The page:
Walking on a leash doesn’t come naturally to dogs. Even after they’re trained, they may still have undesirable habits, such as lunging or barking at other dogs in the area. Aside from the fact that this can injure you, a dog that behaves this way could cause an escalation that leads to a fight and injuries.
Training your dog to ignore other dogs on your walks is not only possible, but the steps are similar to any other type of training. You can train your dog to stay focused on you and calm around other dogs in the vicinity using positive reinforcement. Here’s how to train your dog to ignore other dogs in four steps.
Training your dog to walk calmly and ignore other dogs uses similar training methods, such as commands and rewards, but it’s a little different than teaching it a trick. Eventually, you want your dog to behave this way on its own, without a command, but you can start with your dog’s name or something simple like “quiet!”
This training is a little easier with puppies and can be combined with leash training, but it’s possible to train older dogs to walk calmly as well.
Aside from those supplies—which you likely already have—you only need time and patience to train your dog properly. It’s best to use positive and negative reinforcement and not punishment.
Positive reinforcement is giving your dog praise or a treat for good behavior. Negative reinforcement is taking something away when your dog misbehaves. In this case, your dog will get treats, praise, and an opportunity to move closer to other dogs as the behavior improves, and your dog will get no treats and will have to move farther away if it misbehaves.
The 4 Steps to Training Your Dog to Ignore Other Dogs
1. Review Dog’s Recall Before the Walk
Before you go for your walk, work on your dog’s recall. Say its name, and if it looks to you, offer a treat as a reward. Repeat this process several times over days until your dog’s immediate response is to look at you when you say its name.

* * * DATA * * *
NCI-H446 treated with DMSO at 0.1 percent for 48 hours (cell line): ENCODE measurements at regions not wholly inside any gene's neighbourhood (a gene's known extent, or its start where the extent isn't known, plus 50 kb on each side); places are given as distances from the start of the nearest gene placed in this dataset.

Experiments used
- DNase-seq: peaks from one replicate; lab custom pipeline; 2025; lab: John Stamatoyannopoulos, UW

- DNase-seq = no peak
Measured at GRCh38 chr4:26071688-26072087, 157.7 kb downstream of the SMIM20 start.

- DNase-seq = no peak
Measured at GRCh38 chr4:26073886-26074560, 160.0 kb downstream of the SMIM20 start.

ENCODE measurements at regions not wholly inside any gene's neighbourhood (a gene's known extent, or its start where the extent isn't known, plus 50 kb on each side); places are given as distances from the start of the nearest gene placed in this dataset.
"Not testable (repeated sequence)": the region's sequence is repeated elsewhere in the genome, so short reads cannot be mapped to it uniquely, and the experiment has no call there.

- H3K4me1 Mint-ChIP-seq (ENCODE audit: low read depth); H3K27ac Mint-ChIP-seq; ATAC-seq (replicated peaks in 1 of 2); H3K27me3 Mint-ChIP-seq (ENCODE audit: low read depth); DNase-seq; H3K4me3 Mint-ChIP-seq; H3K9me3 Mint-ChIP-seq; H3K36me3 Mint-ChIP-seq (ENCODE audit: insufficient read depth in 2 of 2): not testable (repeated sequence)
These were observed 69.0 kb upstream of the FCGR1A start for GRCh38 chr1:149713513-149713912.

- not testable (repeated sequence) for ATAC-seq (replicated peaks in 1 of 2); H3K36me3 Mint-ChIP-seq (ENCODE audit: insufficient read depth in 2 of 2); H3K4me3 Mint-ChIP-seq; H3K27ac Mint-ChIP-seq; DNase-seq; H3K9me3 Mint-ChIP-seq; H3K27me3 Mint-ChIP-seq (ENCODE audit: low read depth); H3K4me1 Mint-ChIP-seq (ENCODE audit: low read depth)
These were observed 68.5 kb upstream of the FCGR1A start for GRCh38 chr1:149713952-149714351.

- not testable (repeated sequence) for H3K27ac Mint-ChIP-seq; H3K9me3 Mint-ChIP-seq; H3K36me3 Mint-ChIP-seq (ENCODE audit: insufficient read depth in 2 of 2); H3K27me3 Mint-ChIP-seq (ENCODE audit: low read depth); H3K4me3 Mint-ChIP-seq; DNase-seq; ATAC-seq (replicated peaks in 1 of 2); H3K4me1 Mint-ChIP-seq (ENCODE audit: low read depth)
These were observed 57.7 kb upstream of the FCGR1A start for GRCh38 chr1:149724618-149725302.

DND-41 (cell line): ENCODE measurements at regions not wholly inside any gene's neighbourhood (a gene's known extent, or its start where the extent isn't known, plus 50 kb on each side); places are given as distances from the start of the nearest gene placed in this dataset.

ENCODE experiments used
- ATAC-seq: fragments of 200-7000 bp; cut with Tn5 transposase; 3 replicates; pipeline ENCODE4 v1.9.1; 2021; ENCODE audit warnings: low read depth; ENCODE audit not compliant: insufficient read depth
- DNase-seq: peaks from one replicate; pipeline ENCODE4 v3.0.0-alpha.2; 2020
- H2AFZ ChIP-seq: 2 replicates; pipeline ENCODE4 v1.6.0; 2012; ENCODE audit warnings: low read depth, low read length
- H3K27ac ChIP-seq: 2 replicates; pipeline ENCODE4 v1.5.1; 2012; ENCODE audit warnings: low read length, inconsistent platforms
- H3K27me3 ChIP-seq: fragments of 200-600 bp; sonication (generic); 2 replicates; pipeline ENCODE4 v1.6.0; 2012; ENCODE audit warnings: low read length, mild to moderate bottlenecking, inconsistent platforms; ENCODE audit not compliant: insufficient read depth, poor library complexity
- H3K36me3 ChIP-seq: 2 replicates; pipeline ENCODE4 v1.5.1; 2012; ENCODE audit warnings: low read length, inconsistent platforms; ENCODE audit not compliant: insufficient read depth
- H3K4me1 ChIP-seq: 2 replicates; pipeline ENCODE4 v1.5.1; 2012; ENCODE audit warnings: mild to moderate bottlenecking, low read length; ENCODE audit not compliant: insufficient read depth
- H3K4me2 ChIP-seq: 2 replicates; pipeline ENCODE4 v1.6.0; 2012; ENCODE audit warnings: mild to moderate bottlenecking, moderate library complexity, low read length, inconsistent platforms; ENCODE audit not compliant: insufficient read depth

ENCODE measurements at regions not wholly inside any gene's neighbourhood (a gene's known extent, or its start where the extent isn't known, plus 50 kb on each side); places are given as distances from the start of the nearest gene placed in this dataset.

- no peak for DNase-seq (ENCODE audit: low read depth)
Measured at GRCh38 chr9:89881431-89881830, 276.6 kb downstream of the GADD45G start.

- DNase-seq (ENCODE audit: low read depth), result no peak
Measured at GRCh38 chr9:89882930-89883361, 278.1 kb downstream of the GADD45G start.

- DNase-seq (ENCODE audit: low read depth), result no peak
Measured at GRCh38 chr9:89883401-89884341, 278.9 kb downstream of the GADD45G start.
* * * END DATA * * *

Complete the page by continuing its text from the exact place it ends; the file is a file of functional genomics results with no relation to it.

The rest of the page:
2. Start Slowly
When you take your dog out for a walk, try to keep your distance from other dogs. When your dog notices the other dogs, say its name. If your dog looks at you, give it a treat. Repeat this process over several days—or weeks—until this response is rapid and natural.
If your fellow walkers approach you to be friendly, politely tell them you’re working on leash training, and that you’d prefer not to interact with your dog at this point.
3. Move Closer
If your dog is responding well to the distance walking so far, start moving closer to other dogs in small increments. Reward your dog with treats if it responds to you or behaves and ignores the other dogs.
If your dog starts to bark or lunge at other dogs when you move closer, walk at a greater distance and repeat the previous step until this behavior stops. Then, you can try again.
4. Keep at It!
This is the whole process—move closer when your dog behaves, and retreat if your dog starts barking or lunging. It’s unlikely that the process will be completely smooth and without setbacks, but that’s okay! Just increase the distance until your dog behaves, and slowly move closer as your dog tolerates until you’re able to pass by other dogs closely without worrying about defensiveness or aggression.
There are other methods to train your dog to ignore other dogs, including nudging your dog to distract it when other dogs are close. Another method is to have friends walk their dogs in a line near yours, rewarding your dog for good behavior and moving them closer as the behavior improves.
Regardless of which method you use, however, the fundamentals are the same—you’re distracting your dog and rewarding it for paying attention to you instead of the other dogs.
Why Do Dogs Lunge or Bark at Other Dogs?
Many owners assume their dog is acting aggressively if they’re pulling on the leash or barking at other dogs. While aggression could be a cause, it’s not the only possibility.
Some dogs will bark or lunge as an act of aggression, certainly. Others may lunge or bark out of anxiety or defensiveness—basically, they’re concerned about the other dog and can’t get away, so they go on the offensive to avoid a fight.
Another possibility is being overly excited. Your dog wants to play with the other dog so badly that it can’t control itself. Though this may appear similar to aggression or fear, it’s about playing and being friendly.
Still, tugging hard on the leash and running excitedly to other dogs is dangerous and may make the other dog nervous, prompting aggression or defensiveness in return. No matter the cause, it’s important to teach your dog to walk calmly on a leash and be polite when getting close to or meeting other dogs.
Whether it stems from aggression, fear, or an overwhelming urge to play, a dog that lunges at other dogs could injure itself, another dog, and the owner in the process. Teaching your dog manners on the leash is important for everyone’s safety and ensuring that your walks are pleasant and fun for both of you.